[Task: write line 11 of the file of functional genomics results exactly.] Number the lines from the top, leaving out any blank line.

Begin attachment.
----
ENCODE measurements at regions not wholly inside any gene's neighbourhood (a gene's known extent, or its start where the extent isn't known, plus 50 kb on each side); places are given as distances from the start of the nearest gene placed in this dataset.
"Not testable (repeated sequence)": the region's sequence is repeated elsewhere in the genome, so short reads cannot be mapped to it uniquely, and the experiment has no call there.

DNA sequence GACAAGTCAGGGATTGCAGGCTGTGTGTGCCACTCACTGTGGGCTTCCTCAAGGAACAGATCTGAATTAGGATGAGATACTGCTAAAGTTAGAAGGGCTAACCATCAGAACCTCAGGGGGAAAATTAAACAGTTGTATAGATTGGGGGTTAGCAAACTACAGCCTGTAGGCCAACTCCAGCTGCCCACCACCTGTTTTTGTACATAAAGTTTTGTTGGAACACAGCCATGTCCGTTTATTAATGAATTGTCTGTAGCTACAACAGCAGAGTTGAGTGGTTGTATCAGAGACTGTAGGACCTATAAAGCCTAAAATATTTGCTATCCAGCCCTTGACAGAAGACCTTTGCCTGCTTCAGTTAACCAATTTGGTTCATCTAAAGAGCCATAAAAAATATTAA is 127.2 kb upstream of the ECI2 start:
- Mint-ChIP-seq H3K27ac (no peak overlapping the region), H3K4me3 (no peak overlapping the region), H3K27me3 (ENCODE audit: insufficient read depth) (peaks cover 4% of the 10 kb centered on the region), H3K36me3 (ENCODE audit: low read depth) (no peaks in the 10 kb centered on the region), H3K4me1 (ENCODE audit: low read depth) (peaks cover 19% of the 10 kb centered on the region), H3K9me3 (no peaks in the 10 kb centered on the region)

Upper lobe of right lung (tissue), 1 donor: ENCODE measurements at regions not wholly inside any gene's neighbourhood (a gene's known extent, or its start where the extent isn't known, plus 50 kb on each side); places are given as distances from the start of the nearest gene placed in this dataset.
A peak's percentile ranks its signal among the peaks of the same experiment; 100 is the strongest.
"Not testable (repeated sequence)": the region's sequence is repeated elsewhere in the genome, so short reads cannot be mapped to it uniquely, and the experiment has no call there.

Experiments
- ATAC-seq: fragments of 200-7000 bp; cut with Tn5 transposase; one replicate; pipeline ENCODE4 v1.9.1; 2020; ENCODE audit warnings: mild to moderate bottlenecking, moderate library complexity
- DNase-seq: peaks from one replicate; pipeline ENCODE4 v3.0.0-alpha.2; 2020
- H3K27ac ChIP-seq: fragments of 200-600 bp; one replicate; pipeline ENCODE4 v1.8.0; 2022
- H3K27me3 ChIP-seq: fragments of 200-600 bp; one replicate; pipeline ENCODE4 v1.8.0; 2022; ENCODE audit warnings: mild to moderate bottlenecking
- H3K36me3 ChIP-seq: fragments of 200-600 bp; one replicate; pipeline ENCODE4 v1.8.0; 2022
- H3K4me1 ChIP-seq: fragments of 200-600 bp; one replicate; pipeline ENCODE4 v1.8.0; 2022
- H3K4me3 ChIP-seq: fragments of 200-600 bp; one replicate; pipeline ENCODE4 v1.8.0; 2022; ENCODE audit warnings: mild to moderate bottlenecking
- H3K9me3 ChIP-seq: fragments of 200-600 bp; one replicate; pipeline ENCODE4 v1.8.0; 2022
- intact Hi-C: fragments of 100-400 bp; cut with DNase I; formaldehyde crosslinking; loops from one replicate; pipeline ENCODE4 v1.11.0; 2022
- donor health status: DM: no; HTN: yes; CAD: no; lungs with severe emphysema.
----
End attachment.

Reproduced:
- H3K27ac ChIP-seq: fragments of 200-600 bp; one replicate; pipeline ENCODE4 v1.8.0; 2022